Explicit form of scalar propagator

  • Thread starter parton
  • Start date
  • #1
83
1
Hi!

I have encountered a little problem. I want to show
that the explicit form of the Feynman propagator for massless scalar fields is given by:

[tex]
\begin{align}
G_F(x) & = - \lim_{\epsilon \to +0} \int \dfrac{\mathrm{d}^{4}k}{(2 \pi)^{4}} \dfrac{1}{k^{2} + i \epsilon} \mathrm{e}^{- i k x}
\\
& = - \lim_{\epsilon \to +0} \dfrac{1}{4 \pi^{2}} \dfrac{1}{x^{2} -i \epsilon}
\end{align}
[/tex]

And I would like to do that directly, i.e., without starting from the massive case and considering the limit [itex] m \to 0 [/itex].

I found a script where one can find a derivation of that result,

http://mo.pa.msu.edu/phy853/lectures/lectures.pdf

on pages 58-59.

There, the integration is split up into the imaginary and real part.

But for the imaginary part, the author finds:

[tex]
\begin{align}
G_F,i(x) & = \dfrac{1}{4 \pi^{2} r} \int_{0}^{\infty} \mathrm{d}k \cos(k x_{0}) \sin(k r)
\\
& = \dfrac{1}{16 \pi^{2} r i} \int_{0}^{\infty} \mathrm{d}k \left[ \mathrm{e}^{ik(x_{0}+r)} - \mathrm{e}^{-ik(x_{0}+r)} + \mathrm{e}^{-ik(x_{0}-r)} - \mathrm{e}^{ik(x_{0}-r)} \right]
\\
& = - \frac{1}{8 \pi^{2} r} \left[ \dfrac{1}{x_{0} + r} - \dfrac{1}{x_{0} - r} \right]
\\
& = - \frac{1}{4 \pi^{2} x^{2}}
\end{align}
[/tex]

Here, I don't understand how the integration is performed. I think if you integrate every exponential term it will diverge at [itex]\infty[/itex], but somehow the author ends up with a finite term.

Does anyone understand what is going on here?

Furthermore, I think we should end up with Cauchy's principal value and not just 1/x^2, right?

Maybe, someone has a more "elegant" way of deriving the massless propagator?
 

Answers and Replies

  • #2
1,948
201
Make a change of variables k'=ik or k'=-ik as needed
 
  • #3
83
1
Make a change of variables k'=ik or k'=-ik as needed

Thank you for your hint, but somehow I don't see how that could help.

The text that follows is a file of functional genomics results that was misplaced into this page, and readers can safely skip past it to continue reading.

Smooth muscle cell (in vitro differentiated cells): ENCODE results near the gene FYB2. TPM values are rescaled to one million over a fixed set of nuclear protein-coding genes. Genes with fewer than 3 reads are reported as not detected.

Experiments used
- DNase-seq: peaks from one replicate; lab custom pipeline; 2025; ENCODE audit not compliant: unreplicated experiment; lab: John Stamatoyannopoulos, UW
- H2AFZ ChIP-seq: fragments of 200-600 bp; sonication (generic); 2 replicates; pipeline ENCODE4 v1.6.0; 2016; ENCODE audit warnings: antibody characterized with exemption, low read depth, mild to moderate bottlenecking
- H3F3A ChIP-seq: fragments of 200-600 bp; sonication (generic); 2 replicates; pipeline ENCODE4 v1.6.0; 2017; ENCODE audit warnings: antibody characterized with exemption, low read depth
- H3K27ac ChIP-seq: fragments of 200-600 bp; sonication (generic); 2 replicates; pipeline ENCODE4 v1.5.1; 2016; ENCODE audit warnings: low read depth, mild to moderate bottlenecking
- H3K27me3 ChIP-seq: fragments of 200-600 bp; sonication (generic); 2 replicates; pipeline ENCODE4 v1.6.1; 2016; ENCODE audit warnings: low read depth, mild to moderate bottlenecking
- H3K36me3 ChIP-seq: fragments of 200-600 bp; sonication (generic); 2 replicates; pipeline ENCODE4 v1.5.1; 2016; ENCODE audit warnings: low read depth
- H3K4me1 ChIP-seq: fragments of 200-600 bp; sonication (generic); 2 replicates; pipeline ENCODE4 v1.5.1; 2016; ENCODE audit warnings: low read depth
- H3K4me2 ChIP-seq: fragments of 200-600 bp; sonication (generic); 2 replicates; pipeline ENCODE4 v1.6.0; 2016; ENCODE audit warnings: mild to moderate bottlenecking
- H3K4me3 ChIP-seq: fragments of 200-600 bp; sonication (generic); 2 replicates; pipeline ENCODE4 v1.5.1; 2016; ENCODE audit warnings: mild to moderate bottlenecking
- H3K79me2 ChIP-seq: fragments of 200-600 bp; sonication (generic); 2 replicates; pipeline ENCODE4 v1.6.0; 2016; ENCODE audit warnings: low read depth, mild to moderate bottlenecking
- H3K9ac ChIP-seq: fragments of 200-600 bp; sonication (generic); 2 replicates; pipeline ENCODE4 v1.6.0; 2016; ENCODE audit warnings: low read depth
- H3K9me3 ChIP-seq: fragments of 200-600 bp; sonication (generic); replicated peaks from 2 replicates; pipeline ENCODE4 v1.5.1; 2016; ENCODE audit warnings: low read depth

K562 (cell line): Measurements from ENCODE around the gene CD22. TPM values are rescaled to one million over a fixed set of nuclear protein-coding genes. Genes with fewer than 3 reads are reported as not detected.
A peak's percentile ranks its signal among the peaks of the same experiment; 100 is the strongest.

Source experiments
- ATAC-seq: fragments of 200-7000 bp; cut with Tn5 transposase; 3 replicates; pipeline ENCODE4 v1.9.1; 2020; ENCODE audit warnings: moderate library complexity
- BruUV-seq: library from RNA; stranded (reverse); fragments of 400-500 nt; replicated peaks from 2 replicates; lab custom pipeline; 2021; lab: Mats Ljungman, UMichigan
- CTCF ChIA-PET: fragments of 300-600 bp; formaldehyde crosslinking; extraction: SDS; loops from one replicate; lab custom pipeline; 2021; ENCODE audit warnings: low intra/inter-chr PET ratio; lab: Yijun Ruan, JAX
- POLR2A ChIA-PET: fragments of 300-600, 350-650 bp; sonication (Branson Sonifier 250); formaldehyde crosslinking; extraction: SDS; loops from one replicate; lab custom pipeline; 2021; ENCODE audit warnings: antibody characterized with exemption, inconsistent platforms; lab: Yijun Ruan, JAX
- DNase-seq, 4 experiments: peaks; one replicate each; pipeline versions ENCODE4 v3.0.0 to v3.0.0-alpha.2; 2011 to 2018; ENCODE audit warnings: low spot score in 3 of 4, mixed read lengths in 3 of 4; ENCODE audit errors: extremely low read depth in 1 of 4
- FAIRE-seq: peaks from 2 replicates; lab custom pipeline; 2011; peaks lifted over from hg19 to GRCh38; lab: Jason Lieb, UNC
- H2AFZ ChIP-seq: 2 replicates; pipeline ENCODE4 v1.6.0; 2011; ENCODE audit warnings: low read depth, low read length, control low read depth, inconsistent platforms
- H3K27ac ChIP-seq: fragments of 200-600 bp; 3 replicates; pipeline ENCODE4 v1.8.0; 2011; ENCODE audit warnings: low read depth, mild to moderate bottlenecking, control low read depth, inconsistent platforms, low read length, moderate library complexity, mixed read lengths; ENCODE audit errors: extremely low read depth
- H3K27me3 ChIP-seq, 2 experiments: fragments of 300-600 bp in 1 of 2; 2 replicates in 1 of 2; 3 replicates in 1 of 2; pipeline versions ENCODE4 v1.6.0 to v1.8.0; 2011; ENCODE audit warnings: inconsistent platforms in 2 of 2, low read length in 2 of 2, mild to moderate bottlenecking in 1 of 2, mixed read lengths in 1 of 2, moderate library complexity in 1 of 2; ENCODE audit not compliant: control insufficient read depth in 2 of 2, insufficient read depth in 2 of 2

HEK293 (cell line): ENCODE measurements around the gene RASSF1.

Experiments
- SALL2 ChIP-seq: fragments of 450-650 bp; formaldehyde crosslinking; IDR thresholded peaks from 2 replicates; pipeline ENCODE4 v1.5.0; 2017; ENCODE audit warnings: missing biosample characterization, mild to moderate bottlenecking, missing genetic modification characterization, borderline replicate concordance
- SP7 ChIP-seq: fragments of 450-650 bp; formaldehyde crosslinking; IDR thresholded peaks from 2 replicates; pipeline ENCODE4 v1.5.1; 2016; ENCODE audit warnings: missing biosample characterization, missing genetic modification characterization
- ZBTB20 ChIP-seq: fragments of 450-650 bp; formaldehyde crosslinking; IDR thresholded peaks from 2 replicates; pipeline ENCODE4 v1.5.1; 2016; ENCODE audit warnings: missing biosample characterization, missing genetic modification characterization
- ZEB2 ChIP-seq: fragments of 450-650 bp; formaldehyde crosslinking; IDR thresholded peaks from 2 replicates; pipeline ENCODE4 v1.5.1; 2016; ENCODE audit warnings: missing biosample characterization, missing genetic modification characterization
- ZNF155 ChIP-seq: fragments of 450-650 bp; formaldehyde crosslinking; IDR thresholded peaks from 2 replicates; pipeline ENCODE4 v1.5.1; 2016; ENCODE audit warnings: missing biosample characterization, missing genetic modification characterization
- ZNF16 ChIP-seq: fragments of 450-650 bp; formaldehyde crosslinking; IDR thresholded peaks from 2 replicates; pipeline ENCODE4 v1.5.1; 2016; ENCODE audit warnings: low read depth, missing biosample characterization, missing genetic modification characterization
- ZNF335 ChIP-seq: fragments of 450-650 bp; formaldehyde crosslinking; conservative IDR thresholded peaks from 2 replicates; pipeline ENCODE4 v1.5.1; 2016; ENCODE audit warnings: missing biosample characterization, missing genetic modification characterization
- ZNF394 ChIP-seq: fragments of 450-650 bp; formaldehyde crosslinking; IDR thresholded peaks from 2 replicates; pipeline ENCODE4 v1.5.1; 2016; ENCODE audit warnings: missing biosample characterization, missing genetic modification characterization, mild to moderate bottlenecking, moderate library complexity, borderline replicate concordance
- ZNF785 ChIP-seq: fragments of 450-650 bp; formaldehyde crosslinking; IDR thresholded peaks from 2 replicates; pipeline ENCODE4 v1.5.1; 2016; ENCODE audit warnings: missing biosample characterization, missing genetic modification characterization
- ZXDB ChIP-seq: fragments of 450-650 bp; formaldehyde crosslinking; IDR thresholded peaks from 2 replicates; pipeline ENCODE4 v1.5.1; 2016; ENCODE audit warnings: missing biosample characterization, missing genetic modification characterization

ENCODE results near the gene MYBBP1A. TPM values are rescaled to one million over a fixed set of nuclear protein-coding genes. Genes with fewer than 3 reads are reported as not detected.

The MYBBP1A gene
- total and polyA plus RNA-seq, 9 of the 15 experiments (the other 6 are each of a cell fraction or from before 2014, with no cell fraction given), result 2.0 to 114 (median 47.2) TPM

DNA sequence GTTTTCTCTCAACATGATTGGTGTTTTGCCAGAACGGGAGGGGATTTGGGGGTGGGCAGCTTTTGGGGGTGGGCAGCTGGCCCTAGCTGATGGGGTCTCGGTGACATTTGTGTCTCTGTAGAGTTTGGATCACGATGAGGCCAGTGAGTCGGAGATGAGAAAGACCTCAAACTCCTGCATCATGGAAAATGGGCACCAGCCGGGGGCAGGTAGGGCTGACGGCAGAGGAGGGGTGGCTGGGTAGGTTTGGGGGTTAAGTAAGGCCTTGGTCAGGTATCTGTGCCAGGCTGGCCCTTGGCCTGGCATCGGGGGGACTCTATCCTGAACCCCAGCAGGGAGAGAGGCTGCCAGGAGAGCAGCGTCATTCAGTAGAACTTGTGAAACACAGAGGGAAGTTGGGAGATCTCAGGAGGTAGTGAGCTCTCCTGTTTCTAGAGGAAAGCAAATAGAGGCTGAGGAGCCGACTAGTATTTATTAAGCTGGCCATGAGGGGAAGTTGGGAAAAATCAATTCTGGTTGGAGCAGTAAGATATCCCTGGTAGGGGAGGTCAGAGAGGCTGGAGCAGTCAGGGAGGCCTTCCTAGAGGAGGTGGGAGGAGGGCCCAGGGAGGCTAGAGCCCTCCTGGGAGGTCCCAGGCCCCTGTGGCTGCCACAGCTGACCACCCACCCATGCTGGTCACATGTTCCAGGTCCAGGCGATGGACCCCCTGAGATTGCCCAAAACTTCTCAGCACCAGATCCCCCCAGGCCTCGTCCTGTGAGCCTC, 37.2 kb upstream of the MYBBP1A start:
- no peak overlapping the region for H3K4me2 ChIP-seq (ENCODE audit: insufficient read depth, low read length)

If I make the substitution [itex] k' = i k [/itex] I find:

[tex]
\begin{align}
\int_{0}^{\infty} \mathrm{d}k & \left[ \mathrm{e}^{ik(x_{0}+r)} - \mathrm{e}^{-ik(x_{0}+r)} + \mathrm{e}^{-ik(x_{0}-r)} - \mathrm{e}^{ik(x_{0}-r)} \right] =
\\
& = -i \int_{0}^{i \infty} \mathrm{d}k \left[ \mathrm{e}^{k(x_{0}+r)} - \mathrm{e}^{-k(x_{0}+r)} + \mathrm{e}^{-k(x_{0}-r)} - \mathrm{e}^{k(x_{0}-r)} \right]
\\
& = -i \left[ \dfrac{1}{x_{0} + r} \left( \mathrm{e}^{k(x_{0}+r)} + \mathrm{e}^{-k(x_{0}+r)} \right) - \dfrac{1}{x_{0} - r} \left( \mathrm{e}^{k(x_{0}-r)} + \mathrm{e}^{-k(x_{0}-r)} \right) \right] \Bigg|_{0}^{i \infty}
\\
& = -2 i \left[ \dfrac{1}{x_{0} + r} \mathrm{cosh}(k (x_{0} + r)) - \dfrac{1}{x_{0} - r} \mathrm{cosh}(k(x_{0}-r)) \right] \Bigg|_{0}^{i \infty}
\end{align}
[/tex]

And this will diverge for [itex] k \to i \infty [/itex].

Do you have an idea to resolve this problem?
 
  • #4
178
18
Multiply integrand by [itex]\exp(-\alpha k)[/itex], integrate it and then take limit of [itex]\alpha[/itex] as zero.
[itex]\alpha [/itex] is real and positive.
 
  • #5
83
1
Multiply integrand by [itex]\exp(-\alpha k)[/itex], integrate it and then take limit of [itex]\alpha[/itex] as zero.
[itex]\alpha [/itex] is real and positive.

OK, thanks a lot :smile:. This seems to work.

But what I still not undestand is: Why can the result [itex] - \dfrac{1}{4 \pi^{2} x^{2}} [/itex] be undestood as Cauchy's principal value?
 

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